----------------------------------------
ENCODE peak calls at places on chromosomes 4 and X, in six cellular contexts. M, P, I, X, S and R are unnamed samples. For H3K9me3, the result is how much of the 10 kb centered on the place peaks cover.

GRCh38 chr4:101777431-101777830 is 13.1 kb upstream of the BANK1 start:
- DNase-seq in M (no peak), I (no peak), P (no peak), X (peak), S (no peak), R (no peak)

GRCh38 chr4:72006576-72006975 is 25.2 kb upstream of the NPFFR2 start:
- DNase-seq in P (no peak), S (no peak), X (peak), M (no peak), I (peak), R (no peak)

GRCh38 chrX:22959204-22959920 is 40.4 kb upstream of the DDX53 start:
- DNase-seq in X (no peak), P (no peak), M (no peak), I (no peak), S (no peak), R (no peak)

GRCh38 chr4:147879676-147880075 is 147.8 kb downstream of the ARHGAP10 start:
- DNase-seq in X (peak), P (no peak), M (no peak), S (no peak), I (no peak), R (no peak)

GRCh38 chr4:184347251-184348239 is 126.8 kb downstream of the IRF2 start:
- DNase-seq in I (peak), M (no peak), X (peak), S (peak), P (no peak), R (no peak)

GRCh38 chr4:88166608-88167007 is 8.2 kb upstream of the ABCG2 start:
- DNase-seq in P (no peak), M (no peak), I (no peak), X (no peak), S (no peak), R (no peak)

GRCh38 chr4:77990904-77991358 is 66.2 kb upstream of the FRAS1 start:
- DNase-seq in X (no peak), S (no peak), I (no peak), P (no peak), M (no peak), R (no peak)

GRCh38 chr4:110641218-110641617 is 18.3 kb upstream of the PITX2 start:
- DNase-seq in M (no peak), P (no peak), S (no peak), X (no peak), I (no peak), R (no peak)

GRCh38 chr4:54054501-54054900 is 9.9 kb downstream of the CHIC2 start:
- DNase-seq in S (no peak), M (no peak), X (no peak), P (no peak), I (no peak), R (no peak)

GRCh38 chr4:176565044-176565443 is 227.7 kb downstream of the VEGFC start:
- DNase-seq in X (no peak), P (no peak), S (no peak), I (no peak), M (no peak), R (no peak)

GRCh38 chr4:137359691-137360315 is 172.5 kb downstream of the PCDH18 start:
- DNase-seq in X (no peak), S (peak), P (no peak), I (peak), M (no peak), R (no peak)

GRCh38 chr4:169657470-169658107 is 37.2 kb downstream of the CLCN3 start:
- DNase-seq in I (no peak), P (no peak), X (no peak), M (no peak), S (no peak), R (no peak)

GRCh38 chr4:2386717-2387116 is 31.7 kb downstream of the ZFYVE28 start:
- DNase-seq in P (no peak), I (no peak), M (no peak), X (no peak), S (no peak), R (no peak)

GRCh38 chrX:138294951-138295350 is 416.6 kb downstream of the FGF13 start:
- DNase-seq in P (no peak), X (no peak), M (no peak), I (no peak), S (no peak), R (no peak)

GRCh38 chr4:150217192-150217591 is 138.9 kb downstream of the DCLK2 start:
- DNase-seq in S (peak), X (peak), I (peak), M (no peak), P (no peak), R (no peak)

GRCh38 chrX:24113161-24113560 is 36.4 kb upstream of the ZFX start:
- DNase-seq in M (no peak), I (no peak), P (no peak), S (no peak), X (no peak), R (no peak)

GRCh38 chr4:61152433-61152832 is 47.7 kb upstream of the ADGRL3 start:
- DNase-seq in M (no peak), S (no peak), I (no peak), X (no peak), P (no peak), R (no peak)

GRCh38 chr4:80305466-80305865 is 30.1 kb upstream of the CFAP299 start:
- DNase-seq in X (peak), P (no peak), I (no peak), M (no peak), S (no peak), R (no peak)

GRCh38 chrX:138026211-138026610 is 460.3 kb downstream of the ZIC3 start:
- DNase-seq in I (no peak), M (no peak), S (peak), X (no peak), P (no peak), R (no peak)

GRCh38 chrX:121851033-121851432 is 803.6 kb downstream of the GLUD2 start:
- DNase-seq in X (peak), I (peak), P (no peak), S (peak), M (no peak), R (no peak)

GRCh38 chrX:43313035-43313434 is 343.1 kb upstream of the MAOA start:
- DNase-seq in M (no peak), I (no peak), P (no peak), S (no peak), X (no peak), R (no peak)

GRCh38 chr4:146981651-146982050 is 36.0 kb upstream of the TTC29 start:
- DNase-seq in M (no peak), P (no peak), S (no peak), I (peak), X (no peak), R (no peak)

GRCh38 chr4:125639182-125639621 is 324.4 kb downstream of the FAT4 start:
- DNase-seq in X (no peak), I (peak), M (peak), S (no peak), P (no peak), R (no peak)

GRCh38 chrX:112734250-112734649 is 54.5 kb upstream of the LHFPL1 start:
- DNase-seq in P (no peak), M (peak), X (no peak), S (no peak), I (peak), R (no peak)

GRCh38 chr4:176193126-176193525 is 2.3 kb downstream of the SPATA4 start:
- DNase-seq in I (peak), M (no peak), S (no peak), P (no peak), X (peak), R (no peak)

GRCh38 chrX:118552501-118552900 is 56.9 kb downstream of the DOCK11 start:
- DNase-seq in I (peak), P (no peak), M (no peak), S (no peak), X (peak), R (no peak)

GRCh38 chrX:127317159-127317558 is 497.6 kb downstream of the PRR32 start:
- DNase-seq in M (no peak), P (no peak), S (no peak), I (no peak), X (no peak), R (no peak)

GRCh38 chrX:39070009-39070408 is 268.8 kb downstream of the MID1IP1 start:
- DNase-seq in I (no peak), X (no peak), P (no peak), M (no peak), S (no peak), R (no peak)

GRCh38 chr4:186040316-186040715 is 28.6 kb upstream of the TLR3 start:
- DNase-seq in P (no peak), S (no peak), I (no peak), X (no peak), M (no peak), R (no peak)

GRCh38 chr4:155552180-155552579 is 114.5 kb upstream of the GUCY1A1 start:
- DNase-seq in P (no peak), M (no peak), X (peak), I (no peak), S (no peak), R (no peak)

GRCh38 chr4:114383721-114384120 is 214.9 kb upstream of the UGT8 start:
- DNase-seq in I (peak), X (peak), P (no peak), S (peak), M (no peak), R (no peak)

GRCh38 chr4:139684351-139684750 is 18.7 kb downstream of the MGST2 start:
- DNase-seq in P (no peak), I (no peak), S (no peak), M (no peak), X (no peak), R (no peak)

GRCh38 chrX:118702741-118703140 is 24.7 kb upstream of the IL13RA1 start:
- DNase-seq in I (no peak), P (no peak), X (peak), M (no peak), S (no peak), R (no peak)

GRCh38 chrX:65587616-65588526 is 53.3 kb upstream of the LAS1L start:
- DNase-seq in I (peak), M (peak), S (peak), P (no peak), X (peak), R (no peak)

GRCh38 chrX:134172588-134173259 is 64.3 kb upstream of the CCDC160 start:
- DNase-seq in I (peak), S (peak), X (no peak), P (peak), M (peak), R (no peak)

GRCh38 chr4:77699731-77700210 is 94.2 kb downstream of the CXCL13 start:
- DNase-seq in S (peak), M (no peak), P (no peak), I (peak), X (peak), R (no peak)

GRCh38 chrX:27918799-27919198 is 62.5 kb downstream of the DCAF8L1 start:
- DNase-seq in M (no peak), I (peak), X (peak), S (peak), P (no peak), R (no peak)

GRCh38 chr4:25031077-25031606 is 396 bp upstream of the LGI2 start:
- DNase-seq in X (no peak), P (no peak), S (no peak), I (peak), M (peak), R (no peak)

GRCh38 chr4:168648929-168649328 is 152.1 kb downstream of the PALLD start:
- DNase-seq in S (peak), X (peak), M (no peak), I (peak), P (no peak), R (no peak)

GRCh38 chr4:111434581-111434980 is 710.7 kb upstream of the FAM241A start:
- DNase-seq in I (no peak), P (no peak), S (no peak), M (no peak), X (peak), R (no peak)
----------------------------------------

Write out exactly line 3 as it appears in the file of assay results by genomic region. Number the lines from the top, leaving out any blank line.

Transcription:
- DNase-seq in M (no peak), I (no peak), P (no peak), X (peak), S (no peak), R (no peak)